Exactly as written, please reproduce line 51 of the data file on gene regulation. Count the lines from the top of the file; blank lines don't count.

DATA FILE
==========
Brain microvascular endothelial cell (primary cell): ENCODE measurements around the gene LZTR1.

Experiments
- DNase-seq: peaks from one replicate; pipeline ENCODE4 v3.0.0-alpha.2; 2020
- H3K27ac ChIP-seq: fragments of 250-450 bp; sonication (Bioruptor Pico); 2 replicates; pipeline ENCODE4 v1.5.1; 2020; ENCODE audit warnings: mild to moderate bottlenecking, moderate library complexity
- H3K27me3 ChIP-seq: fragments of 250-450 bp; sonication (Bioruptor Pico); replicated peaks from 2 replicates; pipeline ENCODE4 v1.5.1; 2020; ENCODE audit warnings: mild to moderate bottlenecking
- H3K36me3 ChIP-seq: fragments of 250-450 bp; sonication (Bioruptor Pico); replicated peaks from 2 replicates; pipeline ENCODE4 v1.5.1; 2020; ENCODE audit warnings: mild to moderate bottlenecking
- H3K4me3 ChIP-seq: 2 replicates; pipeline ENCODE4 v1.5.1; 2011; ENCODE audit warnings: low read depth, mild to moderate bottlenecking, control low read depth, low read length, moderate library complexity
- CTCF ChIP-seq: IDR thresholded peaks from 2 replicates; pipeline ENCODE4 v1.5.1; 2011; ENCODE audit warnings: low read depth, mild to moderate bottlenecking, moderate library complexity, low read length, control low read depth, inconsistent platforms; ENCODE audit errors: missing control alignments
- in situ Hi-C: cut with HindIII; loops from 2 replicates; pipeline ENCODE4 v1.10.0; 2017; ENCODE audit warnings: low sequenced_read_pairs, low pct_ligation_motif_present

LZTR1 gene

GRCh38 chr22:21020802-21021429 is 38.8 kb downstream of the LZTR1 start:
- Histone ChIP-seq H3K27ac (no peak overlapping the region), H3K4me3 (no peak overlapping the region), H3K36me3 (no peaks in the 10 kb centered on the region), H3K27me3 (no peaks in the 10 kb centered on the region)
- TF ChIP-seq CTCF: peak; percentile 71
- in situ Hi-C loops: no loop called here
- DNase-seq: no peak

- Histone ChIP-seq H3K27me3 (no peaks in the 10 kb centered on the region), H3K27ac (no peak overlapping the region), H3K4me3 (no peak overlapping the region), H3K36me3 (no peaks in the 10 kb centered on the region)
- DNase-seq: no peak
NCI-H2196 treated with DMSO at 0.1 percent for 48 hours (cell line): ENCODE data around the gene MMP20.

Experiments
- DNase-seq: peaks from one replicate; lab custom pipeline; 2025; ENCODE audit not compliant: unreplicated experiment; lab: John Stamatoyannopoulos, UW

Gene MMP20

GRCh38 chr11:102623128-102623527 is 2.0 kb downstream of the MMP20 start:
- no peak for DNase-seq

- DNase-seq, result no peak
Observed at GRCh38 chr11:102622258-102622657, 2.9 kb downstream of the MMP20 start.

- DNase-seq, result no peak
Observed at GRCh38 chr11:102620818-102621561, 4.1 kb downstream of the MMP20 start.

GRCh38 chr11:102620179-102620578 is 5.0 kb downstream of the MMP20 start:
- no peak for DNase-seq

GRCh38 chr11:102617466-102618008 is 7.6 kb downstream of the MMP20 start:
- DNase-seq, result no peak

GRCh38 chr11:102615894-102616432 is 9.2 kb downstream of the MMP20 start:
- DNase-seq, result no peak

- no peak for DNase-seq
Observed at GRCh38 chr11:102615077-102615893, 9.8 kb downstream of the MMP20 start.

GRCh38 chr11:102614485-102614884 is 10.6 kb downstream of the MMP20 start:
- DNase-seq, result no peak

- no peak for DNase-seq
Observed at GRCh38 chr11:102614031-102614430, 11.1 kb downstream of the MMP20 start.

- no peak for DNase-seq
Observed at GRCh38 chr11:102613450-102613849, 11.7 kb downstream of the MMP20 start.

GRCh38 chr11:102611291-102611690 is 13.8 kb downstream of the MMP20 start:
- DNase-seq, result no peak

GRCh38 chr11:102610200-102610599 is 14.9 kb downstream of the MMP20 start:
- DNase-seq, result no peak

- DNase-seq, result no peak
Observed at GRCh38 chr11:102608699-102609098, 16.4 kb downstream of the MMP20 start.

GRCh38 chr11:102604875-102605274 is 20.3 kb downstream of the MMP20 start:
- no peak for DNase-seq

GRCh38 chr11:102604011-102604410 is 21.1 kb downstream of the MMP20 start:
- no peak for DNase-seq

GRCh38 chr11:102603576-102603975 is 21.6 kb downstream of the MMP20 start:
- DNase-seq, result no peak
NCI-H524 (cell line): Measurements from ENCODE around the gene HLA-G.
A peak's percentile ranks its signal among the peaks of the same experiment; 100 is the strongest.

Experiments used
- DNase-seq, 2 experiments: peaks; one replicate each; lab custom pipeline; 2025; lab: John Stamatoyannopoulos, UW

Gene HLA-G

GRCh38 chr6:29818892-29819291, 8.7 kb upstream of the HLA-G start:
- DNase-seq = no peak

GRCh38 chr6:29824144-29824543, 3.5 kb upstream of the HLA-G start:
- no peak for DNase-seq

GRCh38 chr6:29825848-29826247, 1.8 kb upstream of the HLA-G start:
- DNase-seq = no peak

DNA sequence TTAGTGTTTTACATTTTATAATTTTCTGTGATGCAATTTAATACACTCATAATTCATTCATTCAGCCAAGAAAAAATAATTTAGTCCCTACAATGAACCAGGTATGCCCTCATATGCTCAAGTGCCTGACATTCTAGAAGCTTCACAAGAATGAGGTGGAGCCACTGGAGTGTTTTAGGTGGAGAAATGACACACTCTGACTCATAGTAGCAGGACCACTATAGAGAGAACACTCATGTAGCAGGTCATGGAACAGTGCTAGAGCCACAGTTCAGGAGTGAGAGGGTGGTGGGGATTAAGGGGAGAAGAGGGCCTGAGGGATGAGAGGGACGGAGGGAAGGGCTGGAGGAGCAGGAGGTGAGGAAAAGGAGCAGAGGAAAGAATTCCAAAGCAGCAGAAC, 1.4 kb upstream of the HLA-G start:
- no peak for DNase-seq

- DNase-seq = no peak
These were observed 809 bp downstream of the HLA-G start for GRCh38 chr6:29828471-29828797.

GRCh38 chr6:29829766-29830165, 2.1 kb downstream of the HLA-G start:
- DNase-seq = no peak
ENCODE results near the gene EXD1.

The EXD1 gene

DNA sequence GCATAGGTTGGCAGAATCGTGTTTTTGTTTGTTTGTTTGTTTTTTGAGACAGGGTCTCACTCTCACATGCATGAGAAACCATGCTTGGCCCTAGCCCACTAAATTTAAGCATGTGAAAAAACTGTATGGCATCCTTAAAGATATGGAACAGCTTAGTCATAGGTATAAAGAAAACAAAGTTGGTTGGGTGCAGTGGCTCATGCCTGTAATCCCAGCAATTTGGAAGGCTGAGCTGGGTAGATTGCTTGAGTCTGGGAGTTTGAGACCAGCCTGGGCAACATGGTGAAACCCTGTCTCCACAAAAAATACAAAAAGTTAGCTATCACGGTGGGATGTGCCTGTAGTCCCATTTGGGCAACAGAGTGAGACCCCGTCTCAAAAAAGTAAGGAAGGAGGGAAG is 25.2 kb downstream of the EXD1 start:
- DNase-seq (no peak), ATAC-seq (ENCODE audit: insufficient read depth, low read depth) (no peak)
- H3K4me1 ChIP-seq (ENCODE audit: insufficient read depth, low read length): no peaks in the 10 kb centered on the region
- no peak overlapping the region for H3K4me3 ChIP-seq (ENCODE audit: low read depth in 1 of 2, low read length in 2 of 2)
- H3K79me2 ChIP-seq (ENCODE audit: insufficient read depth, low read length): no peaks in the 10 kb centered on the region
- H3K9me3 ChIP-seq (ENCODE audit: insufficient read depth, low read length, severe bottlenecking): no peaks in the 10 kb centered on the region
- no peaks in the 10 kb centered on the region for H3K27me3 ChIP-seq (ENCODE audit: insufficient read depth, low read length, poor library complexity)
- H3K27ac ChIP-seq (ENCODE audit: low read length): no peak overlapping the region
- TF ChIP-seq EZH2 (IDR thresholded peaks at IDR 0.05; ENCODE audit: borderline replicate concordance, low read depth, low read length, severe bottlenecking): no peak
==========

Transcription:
- no peak for DNase-seq